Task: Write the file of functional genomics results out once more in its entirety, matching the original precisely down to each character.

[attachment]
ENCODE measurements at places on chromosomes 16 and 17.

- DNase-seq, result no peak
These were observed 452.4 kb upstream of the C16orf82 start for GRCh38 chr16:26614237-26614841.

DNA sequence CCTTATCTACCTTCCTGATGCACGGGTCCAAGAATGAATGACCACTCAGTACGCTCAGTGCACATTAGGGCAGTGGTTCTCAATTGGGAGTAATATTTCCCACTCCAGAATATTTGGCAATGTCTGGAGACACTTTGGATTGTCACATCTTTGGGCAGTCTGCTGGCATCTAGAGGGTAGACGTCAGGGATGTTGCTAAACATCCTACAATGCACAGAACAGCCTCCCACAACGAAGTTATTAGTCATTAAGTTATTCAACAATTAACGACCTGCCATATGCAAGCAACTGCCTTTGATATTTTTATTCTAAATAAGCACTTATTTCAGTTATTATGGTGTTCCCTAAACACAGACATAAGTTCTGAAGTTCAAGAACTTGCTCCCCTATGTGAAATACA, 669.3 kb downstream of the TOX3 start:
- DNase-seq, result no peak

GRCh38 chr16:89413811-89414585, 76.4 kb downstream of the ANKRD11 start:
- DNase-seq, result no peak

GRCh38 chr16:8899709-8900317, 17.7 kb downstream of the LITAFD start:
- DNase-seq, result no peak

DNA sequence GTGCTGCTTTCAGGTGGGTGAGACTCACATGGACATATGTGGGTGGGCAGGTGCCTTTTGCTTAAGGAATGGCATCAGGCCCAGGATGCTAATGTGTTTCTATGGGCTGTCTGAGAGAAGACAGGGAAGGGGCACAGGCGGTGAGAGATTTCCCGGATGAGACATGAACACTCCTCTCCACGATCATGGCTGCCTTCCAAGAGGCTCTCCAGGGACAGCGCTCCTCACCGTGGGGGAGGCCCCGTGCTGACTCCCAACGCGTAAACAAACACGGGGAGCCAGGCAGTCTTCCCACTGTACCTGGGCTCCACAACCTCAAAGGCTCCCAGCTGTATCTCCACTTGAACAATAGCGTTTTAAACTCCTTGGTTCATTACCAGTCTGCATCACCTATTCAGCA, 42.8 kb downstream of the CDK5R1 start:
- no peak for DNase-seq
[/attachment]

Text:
ENCODE measurements at places on chromosomes 16 and 17.

- DNase-seq, result no peak
These were observed 452.4 kb upstream of the C16orf82 start for GRCh38 chr16:26614237-26614841.

DNA sequence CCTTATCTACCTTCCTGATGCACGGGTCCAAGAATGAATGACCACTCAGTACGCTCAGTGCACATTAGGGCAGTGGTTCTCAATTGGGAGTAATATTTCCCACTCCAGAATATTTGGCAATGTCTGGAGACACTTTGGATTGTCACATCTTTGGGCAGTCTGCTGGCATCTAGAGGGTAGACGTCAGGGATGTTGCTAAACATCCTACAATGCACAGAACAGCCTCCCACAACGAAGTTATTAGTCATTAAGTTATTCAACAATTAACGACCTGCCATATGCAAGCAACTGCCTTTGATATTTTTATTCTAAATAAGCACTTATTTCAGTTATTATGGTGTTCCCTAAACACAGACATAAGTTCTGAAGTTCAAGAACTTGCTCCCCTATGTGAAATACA, 669.3 kb downstream of the TOX3 start:
- DNase-seq, result no peak

GRCh38 chr16:89413811-89414585, 76.4 kb downstream of the ANKRD11 start:
- DNase-seq, result no peak

GRCh38 chr16:8899709-8900317, 17.7 kb downstream of the LITAFD start:
- DNase-seq, result no peak

DNA sequence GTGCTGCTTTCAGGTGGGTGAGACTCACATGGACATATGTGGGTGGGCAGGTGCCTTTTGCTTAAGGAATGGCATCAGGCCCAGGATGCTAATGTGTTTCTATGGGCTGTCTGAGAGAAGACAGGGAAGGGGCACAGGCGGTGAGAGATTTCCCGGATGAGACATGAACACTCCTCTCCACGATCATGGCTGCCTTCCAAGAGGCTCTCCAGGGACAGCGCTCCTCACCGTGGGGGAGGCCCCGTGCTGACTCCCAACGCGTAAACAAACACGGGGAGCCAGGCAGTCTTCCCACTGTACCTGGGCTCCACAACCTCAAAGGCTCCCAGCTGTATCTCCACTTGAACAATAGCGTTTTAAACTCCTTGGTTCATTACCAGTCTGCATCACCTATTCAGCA, 42.8 kb downstream of the CDK5R1 start:
- no peak for DNase-seq